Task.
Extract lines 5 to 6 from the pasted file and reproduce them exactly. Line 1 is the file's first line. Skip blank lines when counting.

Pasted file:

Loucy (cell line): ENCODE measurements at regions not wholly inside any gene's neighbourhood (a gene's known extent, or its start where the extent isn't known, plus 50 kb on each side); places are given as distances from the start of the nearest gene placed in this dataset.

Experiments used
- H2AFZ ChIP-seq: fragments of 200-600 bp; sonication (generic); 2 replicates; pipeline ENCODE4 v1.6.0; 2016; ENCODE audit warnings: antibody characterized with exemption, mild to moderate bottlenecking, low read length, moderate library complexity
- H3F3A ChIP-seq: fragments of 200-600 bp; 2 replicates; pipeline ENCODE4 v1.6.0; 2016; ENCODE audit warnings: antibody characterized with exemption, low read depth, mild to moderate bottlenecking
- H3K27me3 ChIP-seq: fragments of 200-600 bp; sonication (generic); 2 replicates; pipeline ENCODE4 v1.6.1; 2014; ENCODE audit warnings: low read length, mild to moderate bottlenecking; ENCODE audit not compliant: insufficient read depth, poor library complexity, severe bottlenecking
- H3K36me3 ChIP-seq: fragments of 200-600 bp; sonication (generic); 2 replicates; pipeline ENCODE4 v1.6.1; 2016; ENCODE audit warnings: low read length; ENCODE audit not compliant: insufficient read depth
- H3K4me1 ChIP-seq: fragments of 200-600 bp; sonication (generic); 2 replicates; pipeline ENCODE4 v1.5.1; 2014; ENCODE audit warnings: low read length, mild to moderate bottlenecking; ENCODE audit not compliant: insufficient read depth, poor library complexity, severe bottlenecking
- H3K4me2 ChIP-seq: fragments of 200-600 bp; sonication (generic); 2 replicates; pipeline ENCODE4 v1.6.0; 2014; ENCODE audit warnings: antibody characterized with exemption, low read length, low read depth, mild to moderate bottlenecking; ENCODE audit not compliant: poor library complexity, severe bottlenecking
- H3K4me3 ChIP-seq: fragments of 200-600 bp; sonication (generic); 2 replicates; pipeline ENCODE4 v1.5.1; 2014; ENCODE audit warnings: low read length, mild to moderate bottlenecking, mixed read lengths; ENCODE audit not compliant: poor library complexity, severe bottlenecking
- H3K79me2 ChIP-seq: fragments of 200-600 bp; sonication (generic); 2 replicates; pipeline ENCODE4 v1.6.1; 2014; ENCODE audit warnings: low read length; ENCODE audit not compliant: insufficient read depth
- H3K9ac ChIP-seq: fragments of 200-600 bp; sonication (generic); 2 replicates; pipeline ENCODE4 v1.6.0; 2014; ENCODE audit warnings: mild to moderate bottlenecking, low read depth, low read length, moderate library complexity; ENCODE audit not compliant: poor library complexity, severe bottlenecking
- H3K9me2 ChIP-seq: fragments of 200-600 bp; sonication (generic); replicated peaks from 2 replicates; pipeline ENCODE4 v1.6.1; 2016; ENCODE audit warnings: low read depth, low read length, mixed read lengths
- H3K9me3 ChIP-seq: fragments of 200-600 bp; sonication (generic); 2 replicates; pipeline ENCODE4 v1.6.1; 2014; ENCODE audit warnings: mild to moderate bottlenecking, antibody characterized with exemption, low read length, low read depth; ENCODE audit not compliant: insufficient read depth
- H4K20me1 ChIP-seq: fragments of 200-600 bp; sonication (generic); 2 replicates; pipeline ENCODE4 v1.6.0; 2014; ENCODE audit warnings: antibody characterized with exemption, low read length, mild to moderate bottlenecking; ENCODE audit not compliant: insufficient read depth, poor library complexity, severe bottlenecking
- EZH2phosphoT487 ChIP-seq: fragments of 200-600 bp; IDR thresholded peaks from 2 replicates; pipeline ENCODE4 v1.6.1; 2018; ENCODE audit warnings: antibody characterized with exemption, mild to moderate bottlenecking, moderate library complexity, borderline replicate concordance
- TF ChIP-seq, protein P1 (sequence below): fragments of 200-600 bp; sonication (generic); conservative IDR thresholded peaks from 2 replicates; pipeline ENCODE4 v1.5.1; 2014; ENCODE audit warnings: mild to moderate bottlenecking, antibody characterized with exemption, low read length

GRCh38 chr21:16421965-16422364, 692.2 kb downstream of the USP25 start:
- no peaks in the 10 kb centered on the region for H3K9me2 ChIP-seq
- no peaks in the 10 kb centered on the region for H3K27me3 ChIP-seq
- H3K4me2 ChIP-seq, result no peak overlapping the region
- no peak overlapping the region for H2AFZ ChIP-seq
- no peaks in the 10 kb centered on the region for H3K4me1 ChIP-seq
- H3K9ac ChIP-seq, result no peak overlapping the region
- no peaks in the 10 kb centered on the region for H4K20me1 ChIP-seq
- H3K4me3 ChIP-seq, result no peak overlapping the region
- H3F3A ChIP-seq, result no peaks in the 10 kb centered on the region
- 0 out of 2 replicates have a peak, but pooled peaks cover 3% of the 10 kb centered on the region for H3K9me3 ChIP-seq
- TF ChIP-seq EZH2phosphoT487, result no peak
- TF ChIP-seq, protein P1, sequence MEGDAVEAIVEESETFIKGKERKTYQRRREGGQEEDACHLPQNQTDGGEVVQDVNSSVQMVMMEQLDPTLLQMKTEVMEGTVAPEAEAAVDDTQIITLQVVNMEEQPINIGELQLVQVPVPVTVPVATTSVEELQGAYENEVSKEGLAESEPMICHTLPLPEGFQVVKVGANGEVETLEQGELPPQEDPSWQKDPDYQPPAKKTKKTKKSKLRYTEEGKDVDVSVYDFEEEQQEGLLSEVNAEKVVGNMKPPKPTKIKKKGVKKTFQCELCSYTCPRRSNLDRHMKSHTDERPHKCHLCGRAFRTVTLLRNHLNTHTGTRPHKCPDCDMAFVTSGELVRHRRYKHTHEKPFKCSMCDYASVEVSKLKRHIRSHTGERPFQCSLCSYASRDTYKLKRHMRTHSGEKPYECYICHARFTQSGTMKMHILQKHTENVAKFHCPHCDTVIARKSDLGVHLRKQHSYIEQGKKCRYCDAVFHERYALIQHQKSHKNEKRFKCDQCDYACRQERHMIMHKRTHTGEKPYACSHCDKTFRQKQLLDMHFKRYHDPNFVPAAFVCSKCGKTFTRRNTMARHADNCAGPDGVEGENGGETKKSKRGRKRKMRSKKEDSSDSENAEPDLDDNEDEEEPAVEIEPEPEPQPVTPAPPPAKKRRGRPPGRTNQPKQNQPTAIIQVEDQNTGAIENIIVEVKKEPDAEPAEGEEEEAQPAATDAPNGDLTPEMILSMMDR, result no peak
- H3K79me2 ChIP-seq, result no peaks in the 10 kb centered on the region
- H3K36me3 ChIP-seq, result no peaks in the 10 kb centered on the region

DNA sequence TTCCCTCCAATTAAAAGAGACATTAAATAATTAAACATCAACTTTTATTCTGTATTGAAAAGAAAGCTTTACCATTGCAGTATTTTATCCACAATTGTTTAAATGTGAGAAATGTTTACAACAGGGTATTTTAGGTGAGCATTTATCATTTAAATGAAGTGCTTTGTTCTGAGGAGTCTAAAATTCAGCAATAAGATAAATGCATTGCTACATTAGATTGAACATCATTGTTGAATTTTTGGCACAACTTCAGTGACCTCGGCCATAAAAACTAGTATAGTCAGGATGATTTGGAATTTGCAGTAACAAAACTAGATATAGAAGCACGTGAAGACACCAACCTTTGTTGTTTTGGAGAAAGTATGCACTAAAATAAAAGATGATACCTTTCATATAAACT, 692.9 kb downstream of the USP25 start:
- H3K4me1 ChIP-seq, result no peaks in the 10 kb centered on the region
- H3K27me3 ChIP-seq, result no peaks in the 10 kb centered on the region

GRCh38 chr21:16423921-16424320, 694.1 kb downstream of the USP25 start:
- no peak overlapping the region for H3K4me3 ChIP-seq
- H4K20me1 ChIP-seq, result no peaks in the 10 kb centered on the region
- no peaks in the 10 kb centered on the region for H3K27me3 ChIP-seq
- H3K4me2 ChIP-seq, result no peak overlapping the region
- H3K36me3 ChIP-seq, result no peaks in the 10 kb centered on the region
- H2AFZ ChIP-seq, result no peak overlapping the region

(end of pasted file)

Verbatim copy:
- H3K27me3 ChIP-seq: fragments of 200-600 bp; sonication (generic); 2 replicates; pipeline ENCODE4 v1.6.1; 2014; ENCODE audit warnings: low read length, mild to moderate bottlenecking; ENCODE audit not compliant: insufficient read depth, poor library complexity, severe bottlenecking
- H3K36me3 ChIP-seq: fragments of 200-600 bp; sonication (generic); 2 replicates; pipeline ENCODE4 v1.6.1; 2016; ENCODE audit warnings: low read length; ENCODE audit not compliant: insufficient read depth